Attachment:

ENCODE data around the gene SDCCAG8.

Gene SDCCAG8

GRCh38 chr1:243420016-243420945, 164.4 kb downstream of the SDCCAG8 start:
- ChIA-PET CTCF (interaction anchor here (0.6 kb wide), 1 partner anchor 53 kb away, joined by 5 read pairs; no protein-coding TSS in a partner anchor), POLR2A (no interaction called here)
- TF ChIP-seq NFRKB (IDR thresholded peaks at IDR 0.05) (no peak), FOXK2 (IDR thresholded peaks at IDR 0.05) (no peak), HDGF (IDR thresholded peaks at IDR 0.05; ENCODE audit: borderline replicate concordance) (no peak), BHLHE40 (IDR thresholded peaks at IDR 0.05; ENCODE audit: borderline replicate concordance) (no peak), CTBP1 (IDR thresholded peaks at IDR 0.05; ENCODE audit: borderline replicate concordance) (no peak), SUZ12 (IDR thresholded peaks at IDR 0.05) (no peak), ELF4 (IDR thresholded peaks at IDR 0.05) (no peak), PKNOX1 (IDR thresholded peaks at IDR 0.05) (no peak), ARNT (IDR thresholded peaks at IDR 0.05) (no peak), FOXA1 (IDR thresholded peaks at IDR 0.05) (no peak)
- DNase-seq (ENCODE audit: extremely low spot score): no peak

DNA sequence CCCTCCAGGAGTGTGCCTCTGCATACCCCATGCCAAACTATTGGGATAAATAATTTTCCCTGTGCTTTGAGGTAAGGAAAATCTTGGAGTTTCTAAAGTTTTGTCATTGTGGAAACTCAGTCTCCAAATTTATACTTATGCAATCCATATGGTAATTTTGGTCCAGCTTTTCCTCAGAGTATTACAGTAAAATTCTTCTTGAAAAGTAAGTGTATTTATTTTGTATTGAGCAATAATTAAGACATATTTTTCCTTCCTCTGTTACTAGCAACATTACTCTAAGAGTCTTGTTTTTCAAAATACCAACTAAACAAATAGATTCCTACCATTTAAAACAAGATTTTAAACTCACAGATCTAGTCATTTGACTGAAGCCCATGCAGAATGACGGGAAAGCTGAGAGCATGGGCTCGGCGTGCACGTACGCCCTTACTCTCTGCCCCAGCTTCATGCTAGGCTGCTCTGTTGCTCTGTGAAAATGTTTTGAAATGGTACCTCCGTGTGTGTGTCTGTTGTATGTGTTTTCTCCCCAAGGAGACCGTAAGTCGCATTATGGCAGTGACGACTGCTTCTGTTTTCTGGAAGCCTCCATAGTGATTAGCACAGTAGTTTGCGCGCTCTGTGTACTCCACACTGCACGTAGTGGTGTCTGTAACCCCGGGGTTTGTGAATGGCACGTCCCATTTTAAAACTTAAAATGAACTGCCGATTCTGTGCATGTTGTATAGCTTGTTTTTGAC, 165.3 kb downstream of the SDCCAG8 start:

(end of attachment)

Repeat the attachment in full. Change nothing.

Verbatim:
ENCODE data around the gene SDCCAG8.

Gene SDCCAG8

GRCh38 chr1:243420016-243420945, 164.4 kb downstream of the SDCCAG8 start:
- ChIA-PET CTCF (interaction anchor here (0.6 kb wide), 1 partner anchor 53 kb away, joined by 5 read pairs; no protein-coding TSS in a partner anchor), POLR2A (no interaction called here)
- TF ChIP-seq NFRKB (IDR thresholded peaks at IDR 0.05) (no peak), FOXK2 (IDR thresholded peaks at IDR 0.05) (no peak), HDGF (IDR thresholded peaks at IDR 0.05; ENCODE audit: borderline replicate concordance) (no peak), BHLHE40 (IDR thresholded peaks at IDR 0.05; ENCODE audit: borderline replicate concordance) (no peak), CTBP1 (IDR thresholded peaks at IDR 0.05; ENCODE audit: borderline replicate concordance) (no peak), SUZ12 (IDR thresholded peaks at IDR 0.05) (no peak), ELF4 (IDR thresholded peaks at IDR 0.05) (no peak), PKNOX1 (IDR thresholded peaks at IDR 0.05) (no peak), ARNT (IDR thresholded peaks at IDR 0.05) (no peak), FOXA1 (IDR thresholded peaks at IDR 0.05) (no peak)
- DNase-seq (ENCODE audit: extremely low spot score): no peak

DNA sequence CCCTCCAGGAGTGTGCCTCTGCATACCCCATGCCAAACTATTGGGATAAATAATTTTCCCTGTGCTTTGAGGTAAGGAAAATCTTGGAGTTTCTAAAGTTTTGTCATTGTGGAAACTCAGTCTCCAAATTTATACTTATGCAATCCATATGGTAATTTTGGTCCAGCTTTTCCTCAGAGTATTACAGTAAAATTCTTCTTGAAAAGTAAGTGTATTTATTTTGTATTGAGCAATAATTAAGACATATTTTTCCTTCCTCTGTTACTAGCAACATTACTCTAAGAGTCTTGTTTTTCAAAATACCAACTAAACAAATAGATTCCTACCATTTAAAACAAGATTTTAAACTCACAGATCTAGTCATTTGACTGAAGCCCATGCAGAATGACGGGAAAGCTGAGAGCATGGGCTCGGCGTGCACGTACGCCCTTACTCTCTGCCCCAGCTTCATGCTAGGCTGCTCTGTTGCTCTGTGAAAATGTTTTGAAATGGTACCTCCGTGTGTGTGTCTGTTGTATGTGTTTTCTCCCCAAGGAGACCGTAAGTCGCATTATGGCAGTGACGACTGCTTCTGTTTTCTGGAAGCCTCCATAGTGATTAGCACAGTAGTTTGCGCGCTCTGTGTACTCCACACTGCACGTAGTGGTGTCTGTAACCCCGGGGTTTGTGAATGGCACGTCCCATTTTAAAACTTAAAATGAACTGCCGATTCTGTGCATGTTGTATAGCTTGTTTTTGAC, 165.3 kb downstream of the SDCCAG8 start: